LEGO believes brick building should be inclusive for everyone, which is why LEGO Audio and Braille instructions are being introduced.
The idea was inspired by Matthew Shifrin who was born blind and loved to play with LEGO bricks. As a child, he had a friend, Lilya who would painstakingly write down all of the LEGO building steps so that he could upload the written directions into a system that translated them in a Braille reader. For the first time in his life, he was able to build LEGO sets entirely on his own.
“This is extremely important for blind children because there aren’t a lot of places where we can say, ‘Look, Mom and Dad! I built this on my own… I did this,’“ says Shifrin. “For blind children, we don’t have access to what sighted kids are used to. LEGO bricks enable us to learn about our environment, to see the world.”
When Lilya sadly passed away Shifrin decided he wanted to share his experience with others like him. A friend from the Massachusetts Institute of Technology introduced him to the Creative Play Lab at LEGO Group and his wonderful idea was developed into the LEGO Audio and Braille instructions that are being rolled out today.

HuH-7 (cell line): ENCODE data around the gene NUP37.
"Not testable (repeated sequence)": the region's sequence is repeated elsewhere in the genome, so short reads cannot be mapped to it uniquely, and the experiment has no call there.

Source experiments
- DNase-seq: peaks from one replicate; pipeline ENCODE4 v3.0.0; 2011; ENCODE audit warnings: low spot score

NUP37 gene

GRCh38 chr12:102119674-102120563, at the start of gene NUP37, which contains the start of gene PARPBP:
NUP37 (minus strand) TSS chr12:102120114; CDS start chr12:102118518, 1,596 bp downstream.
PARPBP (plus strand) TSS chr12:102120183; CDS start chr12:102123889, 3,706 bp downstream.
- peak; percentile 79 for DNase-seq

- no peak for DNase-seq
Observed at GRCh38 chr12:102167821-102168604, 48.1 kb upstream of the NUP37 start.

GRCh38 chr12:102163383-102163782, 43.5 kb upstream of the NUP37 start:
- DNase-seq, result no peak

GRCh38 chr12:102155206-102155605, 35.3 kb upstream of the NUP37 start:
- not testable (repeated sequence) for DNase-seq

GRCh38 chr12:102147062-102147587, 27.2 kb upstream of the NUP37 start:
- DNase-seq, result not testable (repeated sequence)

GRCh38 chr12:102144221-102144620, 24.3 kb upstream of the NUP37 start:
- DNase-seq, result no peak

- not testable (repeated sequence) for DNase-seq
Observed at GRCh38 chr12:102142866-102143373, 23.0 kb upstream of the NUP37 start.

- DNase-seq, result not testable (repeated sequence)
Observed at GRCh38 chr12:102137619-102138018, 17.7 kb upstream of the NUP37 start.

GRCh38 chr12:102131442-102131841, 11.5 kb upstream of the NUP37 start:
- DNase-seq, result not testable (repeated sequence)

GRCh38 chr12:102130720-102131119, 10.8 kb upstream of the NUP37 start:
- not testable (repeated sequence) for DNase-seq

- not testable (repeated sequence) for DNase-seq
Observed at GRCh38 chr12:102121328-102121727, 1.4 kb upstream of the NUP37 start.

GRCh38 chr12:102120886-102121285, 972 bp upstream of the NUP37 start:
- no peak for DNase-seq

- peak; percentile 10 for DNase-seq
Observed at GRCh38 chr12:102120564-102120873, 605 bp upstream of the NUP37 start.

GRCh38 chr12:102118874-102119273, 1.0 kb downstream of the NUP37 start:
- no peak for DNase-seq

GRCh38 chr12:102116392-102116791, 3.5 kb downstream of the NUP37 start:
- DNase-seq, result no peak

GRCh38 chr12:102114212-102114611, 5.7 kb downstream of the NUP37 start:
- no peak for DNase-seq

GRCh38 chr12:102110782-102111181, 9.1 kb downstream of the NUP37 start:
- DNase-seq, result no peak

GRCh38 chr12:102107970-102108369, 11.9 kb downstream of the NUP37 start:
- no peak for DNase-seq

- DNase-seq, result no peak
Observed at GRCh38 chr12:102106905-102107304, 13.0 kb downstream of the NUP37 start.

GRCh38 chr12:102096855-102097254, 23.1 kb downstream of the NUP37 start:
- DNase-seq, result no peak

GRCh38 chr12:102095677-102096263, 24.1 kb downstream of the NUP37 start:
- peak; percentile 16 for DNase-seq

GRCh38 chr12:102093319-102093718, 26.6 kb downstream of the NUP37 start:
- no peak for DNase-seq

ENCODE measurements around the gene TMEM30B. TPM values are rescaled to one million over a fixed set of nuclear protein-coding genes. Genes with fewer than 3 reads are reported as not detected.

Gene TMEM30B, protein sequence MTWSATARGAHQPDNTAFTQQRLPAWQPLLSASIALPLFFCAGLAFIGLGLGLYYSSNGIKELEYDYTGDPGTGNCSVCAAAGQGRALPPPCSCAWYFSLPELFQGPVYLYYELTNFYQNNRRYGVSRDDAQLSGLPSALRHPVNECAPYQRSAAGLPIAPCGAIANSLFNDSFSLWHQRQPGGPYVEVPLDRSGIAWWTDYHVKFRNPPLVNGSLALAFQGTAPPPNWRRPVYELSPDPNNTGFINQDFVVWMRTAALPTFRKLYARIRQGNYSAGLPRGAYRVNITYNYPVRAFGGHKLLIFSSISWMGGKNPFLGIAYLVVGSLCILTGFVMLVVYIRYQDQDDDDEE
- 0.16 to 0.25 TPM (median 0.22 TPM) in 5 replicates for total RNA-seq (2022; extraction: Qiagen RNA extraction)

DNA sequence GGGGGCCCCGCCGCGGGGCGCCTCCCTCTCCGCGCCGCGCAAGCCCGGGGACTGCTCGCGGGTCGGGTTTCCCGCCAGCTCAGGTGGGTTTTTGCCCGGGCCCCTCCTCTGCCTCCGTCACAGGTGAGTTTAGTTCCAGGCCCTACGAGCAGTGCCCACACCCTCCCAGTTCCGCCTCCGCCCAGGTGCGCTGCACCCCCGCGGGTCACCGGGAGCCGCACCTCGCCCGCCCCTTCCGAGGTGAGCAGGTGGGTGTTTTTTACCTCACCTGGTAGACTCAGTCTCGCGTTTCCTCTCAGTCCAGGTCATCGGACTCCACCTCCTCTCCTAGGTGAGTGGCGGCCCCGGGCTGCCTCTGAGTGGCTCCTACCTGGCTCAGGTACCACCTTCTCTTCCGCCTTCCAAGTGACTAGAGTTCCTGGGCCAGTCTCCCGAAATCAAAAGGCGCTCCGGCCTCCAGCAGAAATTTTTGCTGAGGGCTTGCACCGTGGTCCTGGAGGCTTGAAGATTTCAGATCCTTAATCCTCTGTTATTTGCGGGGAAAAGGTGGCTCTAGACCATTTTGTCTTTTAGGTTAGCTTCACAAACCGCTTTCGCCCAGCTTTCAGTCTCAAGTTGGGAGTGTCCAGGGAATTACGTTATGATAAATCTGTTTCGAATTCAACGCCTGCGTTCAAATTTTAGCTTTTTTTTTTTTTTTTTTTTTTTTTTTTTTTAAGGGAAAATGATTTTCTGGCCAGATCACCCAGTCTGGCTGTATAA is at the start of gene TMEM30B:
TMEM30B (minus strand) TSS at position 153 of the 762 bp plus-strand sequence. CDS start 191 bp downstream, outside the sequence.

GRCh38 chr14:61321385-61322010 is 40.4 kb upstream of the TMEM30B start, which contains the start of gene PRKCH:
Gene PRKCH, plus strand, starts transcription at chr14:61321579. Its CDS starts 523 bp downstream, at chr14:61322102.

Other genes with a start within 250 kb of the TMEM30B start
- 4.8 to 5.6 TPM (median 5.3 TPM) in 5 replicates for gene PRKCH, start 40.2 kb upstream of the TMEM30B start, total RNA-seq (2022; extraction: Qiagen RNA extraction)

Available as a free service via the LEGO Audio Instructions website, LEGO builders can now access building directions either by audio instructions on a screen reader or by using a Braille reader. The program is currently in a pilot stage with four LEGO set instructions available including the following sets:
- 11001 LEGO® Bricks and Ideas LEGO® Classic
- 41365 LEGO® Friends Emma’s Art Shop
- 60207 LEGO® City Sky Police Drone Chase
- 70821 The LEGO® Movie 2™ Emmet and Benny’s ‘Build and Fix’ Workshop!
The pilot phase will last from Aug. 28 to Dec. 31 with plans to roll out additional audio and Braille instructions next year.
All photos: Courtesy of LEGO Group